Hi. I am freaking out about the same thing. I just went for my round of chemo at Northern Hospital, Day Oncology, and the receptionist and nurses were still not wearing face masks for my protection. I had three of them at one time around me handing me tablets, taking my blood pressure, and injecting my chemo drugs and they were all being very nice asking me about my week and how was I feeling. All within 600mm of me and no face masks to protect me from any Covid, or flu, they might be carrying. One did put on a face mask but only when she was injecting me with the chemo drug - it’s in their guidelines for their protection, she explained. it was the same last week. I understand that masks are limited but why can’t the one who puts on the mask be the only one giving me tablets and taking my BP too? I know they need someone to check but they don’t need to be within 1.5 metres of me to do that. I Am terrified only of these visits.
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Ok, I think it is time this thread had a rest.
I am truly sorry for your loss @Keith 💕
We have a great booklet all about Complementary Therapies that is well worth a read for anyone affected by cancer, including carers, family members and friends. Complementary therapies are worth looking at and how they can work with your more conventional treatments such as chemo or radiation. Even something as simple as a light massage can do the world of good for some people.
Regarding the perennial question of whether gumbi gumbi is effective in treating cancer, I am going to refer you to the Cancer Council website - iheard which looks at all sorts of questions and things people have heard about cancer, and gives an informed answer about them. The site is well worth the visit.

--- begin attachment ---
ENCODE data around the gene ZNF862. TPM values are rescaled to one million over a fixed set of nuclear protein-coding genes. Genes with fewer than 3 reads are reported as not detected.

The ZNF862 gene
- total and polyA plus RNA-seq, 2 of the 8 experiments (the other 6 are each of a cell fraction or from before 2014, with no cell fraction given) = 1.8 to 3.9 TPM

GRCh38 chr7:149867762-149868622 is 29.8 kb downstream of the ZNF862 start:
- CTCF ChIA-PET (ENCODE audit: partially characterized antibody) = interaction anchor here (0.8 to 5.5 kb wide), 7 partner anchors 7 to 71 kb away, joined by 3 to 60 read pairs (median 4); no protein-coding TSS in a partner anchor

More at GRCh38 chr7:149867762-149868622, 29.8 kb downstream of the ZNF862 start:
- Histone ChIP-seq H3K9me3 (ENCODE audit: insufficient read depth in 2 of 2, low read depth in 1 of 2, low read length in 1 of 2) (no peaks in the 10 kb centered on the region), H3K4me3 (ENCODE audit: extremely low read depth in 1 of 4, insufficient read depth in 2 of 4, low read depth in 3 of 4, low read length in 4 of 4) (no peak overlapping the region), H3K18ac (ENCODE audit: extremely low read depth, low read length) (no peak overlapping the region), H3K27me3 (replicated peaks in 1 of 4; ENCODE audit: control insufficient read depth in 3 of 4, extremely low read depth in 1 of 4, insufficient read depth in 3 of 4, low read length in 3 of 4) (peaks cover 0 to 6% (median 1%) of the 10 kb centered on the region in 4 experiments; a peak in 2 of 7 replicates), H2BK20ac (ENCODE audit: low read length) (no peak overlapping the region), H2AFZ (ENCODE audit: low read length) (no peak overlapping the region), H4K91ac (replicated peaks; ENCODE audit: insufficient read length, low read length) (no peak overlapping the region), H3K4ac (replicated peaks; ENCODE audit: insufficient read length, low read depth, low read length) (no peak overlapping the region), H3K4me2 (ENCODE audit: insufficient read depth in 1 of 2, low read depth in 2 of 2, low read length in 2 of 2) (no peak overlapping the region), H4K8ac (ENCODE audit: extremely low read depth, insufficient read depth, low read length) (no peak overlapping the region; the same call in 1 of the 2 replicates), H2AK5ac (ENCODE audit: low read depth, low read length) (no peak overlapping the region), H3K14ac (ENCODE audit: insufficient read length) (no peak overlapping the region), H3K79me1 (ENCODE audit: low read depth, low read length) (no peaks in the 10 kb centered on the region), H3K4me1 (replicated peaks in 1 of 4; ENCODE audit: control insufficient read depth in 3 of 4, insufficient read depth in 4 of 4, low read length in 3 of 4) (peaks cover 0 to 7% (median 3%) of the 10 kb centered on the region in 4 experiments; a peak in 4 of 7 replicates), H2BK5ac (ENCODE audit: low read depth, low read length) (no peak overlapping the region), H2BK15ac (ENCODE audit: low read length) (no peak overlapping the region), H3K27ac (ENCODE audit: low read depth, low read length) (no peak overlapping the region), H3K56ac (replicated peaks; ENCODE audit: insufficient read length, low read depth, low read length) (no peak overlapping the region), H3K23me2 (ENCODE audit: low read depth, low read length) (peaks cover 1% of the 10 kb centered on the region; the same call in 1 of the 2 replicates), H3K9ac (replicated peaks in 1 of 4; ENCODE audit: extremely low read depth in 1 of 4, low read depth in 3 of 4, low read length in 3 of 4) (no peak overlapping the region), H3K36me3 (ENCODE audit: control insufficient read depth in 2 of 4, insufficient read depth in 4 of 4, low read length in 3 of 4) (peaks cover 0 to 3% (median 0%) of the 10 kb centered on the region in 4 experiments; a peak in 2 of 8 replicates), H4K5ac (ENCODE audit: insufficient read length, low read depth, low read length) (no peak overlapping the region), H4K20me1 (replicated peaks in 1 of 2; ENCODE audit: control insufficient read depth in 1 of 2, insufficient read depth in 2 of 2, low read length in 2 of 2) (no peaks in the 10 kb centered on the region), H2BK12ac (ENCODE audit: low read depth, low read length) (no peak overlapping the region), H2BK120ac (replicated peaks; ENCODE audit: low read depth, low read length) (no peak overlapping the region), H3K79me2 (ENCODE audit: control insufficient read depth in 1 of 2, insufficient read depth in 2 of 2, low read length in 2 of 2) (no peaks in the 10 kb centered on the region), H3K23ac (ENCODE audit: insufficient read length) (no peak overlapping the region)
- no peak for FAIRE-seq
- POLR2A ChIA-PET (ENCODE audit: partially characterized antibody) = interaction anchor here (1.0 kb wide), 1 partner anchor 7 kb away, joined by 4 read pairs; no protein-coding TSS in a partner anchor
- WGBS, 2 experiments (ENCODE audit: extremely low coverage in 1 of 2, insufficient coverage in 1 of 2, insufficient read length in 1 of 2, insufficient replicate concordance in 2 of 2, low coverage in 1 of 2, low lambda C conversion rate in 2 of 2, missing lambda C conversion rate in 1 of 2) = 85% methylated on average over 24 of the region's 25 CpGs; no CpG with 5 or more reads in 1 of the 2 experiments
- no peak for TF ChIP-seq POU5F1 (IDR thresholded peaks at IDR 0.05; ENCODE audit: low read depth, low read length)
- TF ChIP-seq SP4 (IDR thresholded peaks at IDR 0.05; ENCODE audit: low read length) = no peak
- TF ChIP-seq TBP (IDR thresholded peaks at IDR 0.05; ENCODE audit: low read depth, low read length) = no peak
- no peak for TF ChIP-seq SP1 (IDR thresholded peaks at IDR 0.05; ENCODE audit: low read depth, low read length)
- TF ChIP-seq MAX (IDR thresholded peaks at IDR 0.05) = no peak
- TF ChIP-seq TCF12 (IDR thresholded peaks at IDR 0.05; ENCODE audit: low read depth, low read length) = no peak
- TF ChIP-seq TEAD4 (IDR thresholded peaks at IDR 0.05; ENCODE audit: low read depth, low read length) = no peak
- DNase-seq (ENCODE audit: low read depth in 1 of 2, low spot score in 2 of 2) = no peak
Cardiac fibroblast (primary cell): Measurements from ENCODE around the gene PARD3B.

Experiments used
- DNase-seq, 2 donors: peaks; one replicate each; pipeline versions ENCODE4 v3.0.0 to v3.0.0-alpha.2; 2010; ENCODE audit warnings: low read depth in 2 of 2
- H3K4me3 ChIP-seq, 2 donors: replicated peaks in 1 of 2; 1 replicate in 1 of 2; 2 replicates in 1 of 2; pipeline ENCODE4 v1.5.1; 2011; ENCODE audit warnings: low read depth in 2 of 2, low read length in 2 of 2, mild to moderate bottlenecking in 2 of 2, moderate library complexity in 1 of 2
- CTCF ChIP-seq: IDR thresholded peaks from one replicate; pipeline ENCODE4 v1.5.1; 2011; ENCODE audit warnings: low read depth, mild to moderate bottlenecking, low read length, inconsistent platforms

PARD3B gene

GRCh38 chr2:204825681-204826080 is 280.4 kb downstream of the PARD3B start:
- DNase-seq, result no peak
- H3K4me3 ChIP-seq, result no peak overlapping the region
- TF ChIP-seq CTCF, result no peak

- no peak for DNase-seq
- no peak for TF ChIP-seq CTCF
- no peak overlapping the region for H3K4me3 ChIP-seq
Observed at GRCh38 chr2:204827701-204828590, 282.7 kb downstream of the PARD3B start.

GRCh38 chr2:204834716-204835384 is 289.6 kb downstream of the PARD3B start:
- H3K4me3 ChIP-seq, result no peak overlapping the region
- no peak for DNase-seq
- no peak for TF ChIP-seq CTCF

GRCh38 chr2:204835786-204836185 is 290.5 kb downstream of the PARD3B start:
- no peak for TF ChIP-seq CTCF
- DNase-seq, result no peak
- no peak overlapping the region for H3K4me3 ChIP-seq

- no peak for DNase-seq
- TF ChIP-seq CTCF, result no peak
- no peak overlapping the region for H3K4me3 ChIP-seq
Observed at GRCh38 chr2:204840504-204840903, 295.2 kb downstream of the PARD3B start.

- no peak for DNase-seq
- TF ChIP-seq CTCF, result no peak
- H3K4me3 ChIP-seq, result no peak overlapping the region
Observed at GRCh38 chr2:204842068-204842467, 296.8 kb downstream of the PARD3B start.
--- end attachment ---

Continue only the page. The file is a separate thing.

With regards to gumbi gumbi, this is what the site says:
Gumbi gumbi (or gumby gumby) is otherwise known as the native Australian plant Pittosporum Phylliraeoides. Gumbi Gumbi is a medium to large tree, native to certain areas of Australia, and very sparsely found. Many people believe there are up to six varieties, with only one having medicinal properties used in Aboriginal herbal remedies and another being toxic. The major constituent of gumbi gumbi extract is saponin (a sulphonated di- or tri-terpene). Saponins are natural detergents found in plants. They’re highly toxic to cold blooded animals and some have been identified in snake venom, starfish and sea cucumber. Some are toxic to humans. Also present in gumbi gumbi extract are tannins, which have shown potential antiviral, antibacterial, long-term antioxidant and anti-parasitic properties. There are also alkaloids, naturally occurring chemical compounds containing basic nitrogen functionality that have pharmacological effects at low doses and are used in medications and recreational drugs. There is no credible independent scientific evidence that gumbi gumbi extract has any effect on cancer.
There's an entire section on our website about Complementary Therapies that is well worth the read, including this section regarding the use of herbs and plants. And I'd like to draw your attention to this section on making treatment decisions, which may be helpful when considering complementary therapies.
Some further resources we recommend you check out:
Understanding cancer books
Podcasts: The Thing About Cancer
Podcasts: The Thing About Advanced Cancer
Cancer Council Online Community Manager
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Cancer Council NSW would like to acknowledge the traditional custodians of the land on which we live and work.We would also like to pay respect to elders past and present and extend that respect to all other Aboriginal people.